Significant cuts loom if potential school referendum fails
Possible athletic facility improvements further complicate district financial picture
By Adam Hocking
MARSHFIELD — The Marshfield School District must navigate a complicated financial maze as the Marshfield School Board will soon decide whether or not to go to referendum. Discussion of potentially significant improvements to district athletic facilities is also on the horizon.
The question of asking voters for more money to help fund the district’s operational expenses is pressing as the referendum question would likely be placed on the November general election ballot. Improvements to the district’s athletic facilities could cost about $10 million if all suggested enhancements are made, though their scope could be scaled back and done in phases, according to the district’s Director of Business Services Pat Saucerman.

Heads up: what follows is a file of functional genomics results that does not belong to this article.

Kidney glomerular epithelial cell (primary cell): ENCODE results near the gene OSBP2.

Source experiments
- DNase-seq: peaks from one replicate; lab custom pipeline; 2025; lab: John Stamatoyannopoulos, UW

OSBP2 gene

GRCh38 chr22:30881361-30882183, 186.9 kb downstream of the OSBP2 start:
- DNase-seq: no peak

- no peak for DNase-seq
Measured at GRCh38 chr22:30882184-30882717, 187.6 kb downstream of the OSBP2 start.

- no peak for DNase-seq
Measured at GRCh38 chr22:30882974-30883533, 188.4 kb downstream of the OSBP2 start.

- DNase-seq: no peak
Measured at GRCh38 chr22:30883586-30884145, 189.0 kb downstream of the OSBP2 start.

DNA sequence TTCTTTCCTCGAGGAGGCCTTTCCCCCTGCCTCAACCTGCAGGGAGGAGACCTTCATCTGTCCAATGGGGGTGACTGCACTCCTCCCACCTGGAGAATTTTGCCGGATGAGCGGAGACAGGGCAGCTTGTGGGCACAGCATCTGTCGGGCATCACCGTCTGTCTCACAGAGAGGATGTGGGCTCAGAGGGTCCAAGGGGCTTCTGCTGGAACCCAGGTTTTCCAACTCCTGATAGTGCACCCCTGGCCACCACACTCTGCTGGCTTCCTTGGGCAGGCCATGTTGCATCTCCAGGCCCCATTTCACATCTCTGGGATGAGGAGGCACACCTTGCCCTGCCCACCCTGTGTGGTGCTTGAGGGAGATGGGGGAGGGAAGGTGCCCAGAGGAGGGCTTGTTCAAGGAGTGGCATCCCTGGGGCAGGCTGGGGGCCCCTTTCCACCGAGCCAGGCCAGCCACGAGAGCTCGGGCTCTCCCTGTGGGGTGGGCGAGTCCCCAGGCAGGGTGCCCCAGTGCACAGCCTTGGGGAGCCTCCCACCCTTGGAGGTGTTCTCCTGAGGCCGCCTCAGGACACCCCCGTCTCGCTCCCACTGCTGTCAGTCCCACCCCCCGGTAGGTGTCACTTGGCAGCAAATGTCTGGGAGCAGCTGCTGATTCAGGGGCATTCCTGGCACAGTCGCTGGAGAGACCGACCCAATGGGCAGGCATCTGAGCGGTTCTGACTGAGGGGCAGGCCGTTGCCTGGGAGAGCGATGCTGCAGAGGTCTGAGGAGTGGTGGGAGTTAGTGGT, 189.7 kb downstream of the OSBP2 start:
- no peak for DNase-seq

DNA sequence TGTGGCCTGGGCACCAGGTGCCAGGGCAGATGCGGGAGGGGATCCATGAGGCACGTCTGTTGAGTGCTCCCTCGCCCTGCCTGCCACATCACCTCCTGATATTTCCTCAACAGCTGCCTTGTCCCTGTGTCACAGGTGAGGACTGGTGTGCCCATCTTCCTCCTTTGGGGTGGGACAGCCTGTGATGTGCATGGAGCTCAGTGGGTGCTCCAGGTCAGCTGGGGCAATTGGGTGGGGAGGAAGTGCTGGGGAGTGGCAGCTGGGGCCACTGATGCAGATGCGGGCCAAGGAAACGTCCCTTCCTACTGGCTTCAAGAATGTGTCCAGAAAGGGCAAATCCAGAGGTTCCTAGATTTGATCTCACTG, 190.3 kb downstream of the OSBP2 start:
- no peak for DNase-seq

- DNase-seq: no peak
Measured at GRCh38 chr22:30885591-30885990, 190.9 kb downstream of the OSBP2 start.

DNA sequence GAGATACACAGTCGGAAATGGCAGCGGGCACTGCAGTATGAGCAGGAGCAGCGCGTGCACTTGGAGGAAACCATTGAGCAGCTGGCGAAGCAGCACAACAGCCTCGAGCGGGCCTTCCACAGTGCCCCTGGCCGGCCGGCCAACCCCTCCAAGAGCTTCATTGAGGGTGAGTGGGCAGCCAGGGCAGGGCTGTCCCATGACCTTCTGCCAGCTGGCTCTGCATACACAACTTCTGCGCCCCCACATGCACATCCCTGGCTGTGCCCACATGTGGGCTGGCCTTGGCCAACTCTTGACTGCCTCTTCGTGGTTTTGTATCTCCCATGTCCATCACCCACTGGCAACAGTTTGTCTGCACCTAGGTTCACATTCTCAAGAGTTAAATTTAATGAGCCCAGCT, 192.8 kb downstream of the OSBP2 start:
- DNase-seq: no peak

Long list of cuts possible if referendum fails
According to a schedule the school board has been following, action to approve going to referendum could come in July with a final resolution being approved in August. The current referendum, which supplies the district with $2.5 million per year, will expire at the end of the 2016-2017 school year. According to a five-year budget forecast supplied by district, without approving a referendum, the district could be at a deficit of almost $6 million by the 2020-2021 school year. The district’s average annual operational budget is about $54 million, Saucerman said.